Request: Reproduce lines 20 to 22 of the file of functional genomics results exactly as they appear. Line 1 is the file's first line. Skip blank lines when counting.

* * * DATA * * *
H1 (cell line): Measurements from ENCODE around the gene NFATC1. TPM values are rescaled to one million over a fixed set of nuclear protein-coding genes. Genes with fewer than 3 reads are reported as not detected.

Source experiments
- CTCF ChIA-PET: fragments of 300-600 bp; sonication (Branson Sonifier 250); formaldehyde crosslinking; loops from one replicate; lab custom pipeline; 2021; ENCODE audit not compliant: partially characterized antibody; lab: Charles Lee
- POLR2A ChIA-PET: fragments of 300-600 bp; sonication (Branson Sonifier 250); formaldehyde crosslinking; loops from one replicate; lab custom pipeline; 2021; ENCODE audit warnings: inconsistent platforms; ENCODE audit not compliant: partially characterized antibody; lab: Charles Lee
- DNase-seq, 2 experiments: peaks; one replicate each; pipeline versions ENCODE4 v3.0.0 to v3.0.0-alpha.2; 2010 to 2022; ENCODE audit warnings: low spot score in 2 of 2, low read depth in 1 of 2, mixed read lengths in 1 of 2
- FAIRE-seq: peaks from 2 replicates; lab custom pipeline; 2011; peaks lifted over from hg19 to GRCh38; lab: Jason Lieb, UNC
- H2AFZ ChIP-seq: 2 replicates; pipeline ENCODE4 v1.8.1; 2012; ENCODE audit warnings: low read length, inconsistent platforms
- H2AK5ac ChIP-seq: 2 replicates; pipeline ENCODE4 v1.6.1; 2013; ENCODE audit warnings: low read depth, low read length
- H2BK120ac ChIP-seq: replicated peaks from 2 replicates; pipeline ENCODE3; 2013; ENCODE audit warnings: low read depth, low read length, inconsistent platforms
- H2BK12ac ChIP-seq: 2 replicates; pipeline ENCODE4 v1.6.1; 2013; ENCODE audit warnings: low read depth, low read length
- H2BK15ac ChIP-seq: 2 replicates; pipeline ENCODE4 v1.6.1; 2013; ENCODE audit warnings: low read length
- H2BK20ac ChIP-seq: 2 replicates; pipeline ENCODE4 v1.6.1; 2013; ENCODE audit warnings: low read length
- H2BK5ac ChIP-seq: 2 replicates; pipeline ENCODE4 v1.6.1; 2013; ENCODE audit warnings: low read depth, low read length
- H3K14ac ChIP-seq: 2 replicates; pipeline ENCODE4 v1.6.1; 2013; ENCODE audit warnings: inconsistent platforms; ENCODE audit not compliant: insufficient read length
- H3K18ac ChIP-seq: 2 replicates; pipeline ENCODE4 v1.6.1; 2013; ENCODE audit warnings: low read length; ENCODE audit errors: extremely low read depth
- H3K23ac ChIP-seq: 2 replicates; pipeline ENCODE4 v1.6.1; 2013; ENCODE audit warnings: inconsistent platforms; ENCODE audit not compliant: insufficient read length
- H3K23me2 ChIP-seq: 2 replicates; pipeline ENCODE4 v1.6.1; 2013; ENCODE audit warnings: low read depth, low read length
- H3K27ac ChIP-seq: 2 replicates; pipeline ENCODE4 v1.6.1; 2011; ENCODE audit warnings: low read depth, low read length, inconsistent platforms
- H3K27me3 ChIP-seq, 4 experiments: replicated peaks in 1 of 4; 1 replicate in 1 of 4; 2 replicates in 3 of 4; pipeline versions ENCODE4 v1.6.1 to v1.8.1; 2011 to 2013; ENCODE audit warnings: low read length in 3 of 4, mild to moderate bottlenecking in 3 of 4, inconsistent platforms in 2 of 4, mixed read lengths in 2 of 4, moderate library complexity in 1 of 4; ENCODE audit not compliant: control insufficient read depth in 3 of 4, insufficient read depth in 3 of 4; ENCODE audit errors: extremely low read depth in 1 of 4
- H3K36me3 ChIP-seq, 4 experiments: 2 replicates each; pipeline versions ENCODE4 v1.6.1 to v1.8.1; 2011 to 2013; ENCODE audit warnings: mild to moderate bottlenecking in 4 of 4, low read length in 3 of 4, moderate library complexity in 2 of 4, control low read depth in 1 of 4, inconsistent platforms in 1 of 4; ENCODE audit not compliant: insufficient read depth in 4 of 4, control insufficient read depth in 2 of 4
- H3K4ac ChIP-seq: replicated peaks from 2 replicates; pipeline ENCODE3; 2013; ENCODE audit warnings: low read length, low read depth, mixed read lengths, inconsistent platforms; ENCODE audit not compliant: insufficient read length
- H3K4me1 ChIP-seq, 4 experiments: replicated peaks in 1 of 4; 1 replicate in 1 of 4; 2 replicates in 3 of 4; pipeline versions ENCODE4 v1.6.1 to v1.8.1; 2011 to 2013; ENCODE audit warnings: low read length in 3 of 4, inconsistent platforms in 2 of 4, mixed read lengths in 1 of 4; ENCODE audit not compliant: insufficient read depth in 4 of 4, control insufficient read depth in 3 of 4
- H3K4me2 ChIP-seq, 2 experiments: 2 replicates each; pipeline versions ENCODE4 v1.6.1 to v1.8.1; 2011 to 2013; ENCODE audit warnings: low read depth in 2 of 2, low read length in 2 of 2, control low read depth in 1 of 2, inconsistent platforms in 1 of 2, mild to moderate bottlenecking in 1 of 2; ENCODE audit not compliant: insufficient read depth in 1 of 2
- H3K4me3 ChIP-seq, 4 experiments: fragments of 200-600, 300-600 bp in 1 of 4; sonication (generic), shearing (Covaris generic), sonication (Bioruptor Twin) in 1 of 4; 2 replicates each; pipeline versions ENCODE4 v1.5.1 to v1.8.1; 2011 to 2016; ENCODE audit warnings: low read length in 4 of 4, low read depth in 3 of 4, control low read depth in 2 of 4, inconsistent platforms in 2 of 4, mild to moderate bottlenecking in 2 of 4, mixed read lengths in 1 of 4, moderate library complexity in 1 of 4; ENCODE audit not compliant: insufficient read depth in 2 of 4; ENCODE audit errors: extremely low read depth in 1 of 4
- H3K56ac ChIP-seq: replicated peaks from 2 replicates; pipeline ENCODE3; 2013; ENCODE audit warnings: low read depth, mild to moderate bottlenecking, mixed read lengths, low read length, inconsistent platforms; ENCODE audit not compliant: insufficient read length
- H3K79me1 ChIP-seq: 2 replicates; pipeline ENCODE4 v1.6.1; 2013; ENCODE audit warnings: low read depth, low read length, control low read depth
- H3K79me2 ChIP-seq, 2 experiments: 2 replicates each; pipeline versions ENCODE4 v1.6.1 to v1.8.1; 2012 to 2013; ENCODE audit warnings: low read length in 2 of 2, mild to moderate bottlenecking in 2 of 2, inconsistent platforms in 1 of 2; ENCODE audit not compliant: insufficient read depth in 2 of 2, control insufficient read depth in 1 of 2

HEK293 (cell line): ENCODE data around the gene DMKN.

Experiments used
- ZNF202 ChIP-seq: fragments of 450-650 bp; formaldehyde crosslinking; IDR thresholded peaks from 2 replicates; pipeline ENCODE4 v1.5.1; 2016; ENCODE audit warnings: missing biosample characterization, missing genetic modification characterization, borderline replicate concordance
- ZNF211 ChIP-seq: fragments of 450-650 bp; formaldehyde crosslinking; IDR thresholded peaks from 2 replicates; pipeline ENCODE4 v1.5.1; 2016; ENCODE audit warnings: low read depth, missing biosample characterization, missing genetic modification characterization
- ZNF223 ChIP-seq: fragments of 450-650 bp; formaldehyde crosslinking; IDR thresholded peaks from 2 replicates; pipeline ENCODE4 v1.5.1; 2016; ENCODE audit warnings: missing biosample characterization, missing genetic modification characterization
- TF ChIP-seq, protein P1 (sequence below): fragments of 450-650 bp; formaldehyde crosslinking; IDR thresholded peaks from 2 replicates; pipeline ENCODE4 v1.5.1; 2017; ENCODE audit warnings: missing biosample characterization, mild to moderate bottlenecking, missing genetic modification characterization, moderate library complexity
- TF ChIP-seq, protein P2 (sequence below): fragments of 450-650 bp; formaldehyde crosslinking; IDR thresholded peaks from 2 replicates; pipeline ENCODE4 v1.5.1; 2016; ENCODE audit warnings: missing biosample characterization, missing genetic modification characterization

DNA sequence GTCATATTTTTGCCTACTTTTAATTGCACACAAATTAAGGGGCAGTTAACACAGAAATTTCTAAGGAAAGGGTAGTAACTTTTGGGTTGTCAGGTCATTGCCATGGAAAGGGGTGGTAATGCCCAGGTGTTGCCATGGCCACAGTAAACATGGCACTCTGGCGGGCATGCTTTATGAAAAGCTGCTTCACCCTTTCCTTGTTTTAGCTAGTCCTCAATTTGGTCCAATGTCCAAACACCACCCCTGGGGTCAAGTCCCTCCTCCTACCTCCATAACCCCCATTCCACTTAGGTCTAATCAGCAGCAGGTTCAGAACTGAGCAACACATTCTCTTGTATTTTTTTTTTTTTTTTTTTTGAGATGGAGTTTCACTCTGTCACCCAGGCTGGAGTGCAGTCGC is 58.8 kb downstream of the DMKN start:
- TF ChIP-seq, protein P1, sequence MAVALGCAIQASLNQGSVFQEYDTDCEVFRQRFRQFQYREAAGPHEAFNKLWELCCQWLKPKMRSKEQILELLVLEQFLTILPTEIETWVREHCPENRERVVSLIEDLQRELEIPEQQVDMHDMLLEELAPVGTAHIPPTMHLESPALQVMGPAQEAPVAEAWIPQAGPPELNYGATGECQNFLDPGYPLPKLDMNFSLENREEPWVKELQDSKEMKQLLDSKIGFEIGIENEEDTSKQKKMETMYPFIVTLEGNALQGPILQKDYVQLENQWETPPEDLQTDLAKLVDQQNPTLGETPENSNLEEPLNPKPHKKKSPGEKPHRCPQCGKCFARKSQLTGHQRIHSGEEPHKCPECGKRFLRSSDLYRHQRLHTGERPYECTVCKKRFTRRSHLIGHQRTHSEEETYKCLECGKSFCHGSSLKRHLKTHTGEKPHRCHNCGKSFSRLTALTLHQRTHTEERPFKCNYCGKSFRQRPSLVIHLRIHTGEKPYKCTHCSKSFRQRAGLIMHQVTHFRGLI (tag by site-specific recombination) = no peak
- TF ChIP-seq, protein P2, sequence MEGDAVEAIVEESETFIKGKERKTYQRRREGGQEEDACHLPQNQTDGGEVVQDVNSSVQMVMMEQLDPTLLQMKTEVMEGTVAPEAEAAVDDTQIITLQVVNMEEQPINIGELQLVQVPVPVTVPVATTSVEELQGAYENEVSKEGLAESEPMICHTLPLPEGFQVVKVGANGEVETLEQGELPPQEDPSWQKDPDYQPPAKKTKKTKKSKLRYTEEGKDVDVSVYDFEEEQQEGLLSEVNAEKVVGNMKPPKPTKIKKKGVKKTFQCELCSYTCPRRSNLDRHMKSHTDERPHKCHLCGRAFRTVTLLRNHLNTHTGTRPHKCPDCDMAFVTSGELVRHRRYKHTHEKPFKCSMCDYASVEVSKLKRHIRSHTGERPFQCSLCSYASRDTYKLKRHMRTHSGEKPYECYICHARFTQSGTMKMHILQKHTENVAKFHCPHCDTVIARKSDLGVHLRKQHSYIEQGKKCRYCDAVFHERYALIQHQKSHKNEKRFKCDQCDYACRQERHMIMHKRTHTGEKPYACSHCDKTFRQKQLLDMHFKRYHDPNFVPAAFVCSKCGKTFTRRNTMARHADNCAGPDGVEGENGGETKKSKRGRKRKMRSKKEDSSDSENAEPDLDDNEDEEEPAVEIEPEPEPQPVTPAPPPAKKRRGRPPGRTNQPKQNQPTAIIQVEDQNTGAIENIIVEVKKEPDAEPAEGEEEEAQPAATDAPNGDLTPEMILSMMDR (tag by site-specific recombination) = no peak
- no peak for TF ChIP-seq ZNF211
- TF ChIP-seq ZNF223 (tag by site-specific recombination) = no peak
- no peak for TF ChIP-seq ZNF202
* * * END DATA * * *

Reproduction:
- H3K36me3 ChIP-seq, 4 experiments: 2 replicates each; pipeline versions ENCODE4 v1.6.1 to v1.8.1; 2011 to 2013; ENCODE audit warnings: mild to moderate bottlenecking in 4 of 4, low read length in 3 of 4, moderate library complexity in 2 of 4, control low read depth in 1 of 4, inconsistent platforms in 1 of 4; ENCODE audit not compliant: insufficient read depth in 4 of 4, control insufficient read depth in 2 of 4
- H3K4ac ChIP-seq: replicated peaks from 2 replicates; pipeline ENCODE3; 2013; ENCODE audit warnings: low read length, low read depth, mixed read lengths, inconsistent platforms; ENCODE audit not compliant: insufficient read length
- H3K4me1 ChIP-seq, 4 experiments: replicated peaks in 1 of 4; 1 replicate in 1 of 4; 2 replicates in 3 of 4; pipeline versions ENCODE4 v1.6.1 to v1.8.1; 2011 to 2013; ENCODE audit warnings: low read length in 3 of 4, inconsistent platforms in 2 of 4, mixed read lengths in 1 of 4; ENCODE audit not compliant: insufficient read depth in 4 of 4, control insufficient read depth in 3 of 4